This spring in Mexico, Juan Luis García founded a network of environmental journalists focused on marine issues, which is particularly important in a country with 6,800 miles of ocean coastline.
García’s initiative exemplifies the outstanding work done recently by Alfred Friendly Fellows sponsored by Pat and Janna Stueve, work that demonstrates the quality of journalists whose careers the couple boosted.
In Nepal, Binita Dahal covered breaking news for the BBC, including the death of a cultural scholar who had been the only living Nepali whose image was minted on a silver coin. In India, Danish Raza wrote about the rise in mob killings of Muslim cow owners by Hindu zealots. Bilge Kotan of Turkey wrote about Istanbul’s Syrian refugees getting caught in a political crossfire, a digital article for Turkey’s first English language TV station, TRT World.
Stueve Fellow David Mono Danga of South Sudan was among 35 journalists from around the world chosen to participate in the Entrepreneurial Journalism Creators Program at City University of New York. Danga will work from October through the end of the year with the Newmark Graduate School of Journalism to further develop his investigative news site in South Sudan.
The journalists all say the Alfred Friendly fellowships funded by the Patrick and Janna Stueve Foundation since 2016 were instrumental in their achievements.
Pat Stueve, an Alfred Friendly Foundation board member, said the nonprofit organization’s mission directly aligns with their passion for promoting the importance of a free and vigorous press. “One of the reasons for my involvement is, I came of age during the Watergate era and I got to see firsthand what an impact a free press had, and that made a huge impression on me.”
Stueve’s Kansas City law firm recently established The Stueve Siegel Hanson Fund for Press Freedom, which will support an annual fellowship for a journalist working to improve the legal system or race relations in his or her home country.
Stueve’s law partners Norman Siegel and George Hanson also funded fellowships, including those for Dima Stoianov of Moldova and Yan Zhang of China in 2019.
During his fellowship in 2018, Garcia worked at Miami Herald’s sister publication, El Nuevo Herald, and the Texas Tribune, a highly successful member-supported digital media organization “My experience in the Texas Tribune was a key to falling in love with nonprofit media,” Garcia said.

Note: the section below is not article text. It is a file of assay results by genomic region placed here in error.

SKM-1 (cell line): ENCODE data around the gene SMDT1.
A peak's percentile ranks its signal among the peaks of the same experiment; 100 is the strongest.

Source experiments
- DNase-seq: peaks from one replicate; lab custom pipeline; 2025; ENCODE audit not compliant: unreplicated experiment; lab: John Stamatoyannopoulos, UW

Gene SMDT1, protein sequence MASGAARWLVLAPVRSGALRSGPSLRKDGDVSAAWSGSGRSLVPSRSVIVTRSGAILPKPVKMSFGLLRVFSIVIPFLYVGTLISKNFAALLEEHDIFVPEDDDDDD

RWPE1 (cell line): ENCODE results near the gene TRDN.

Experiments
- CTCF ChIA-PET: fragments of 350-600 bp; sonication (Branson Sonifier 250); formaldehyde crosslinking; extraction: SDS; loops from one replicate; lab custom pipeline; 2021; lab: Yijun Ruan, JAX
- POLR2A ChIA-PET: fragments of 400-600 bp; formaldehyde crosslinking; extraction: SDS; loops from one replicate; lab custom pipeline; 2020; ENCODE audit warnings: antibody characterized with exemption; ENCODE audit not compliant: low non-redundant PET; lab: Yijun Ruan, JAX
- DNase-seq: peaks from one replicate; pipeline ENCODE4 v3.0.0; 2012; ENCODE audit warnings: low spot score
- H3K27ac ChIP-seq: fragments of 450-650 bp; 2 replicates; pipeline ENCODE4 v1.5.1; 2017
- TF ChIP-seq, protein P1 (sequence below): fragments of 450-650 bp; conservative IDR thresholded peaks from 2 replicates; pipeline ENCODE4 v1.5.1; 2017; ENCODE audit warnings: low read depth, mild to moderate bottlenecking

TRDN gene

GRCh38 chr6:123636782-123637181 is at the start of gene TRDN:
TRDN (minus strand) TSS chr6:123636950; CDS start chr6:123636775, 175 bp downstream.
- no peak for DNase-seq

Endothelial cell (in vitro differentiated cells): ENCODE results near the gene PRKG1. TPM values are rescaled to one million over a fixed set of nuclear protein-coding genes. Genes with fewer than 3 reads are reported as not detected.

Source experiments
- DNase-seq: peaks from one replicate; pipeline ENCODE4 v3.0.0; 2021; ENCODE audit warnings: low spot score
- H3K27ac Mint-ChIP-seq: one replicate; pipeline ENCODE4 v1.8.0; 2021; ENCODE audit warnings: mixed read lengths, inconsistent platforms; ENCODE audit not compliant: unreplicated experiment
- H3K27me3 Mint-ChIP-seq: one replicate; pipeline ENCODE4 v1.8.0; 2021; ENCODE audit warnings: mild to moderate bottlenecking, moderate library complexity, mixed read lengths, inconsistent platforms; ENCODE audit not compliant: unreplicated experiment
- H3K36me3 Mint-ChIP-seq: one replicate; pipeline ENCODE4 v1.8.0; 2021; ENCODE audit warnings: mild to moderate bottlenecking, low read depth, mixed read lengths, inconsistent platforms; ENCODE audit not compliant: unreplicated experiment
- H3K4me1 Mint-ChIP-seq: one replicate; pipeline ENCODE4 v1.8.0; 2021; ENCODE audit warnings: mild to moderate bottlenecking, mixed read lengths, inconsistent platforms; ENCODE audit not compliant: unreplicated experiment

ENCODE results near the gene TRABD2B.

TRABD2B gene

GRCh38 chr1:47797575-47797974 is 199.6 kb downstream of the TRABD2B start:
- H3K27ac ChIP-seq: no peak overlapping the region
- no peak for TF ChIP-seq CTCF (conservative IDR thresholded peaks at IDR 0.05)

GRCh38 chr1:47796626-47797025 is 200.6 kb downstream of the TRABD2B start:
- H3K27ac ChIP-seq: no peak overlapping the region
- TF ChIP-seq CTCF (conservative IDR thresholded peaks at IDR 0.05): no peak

García is editor in chief for Causa Natura Media, a non-profit digital news platform focused on environmental topics.
“We use data journalism, transparency platforms (a sort of Mexican sunshine law), and investigative resources to provide our audience with a new look at natural resources,” García said. During to his training at the Missouri School of Journalism, he learned one of the visualization tools for big data sets frequently used by Causa Natura — Tableau. “I knew it was a matter of time for me to need it.”
In April, García’ founded the Journalism Network of the Sea (Red de Periodismo del Mar) that involves a team of 35 journalists in Mexo. “We have provided production grants for quality stories, and we have exciting plans for the future.”
García told LatAm Journalism Review that the network seeks to coordinate journalists interested in marine issues, provide support, guidance, training and financing opportunities.
Alfred Friendly Press Partners trains early-career journalists like the Stueve fellows from countries with underdeveloped media to practice professional, ethical, and innovative journalism.
“There is no nonprofit that I have ever been involved with that has the results and the impact that this foundation has had,” Stueve said. “Think about it: over 300 journalists in 90 countries have been impacted by this foundation.”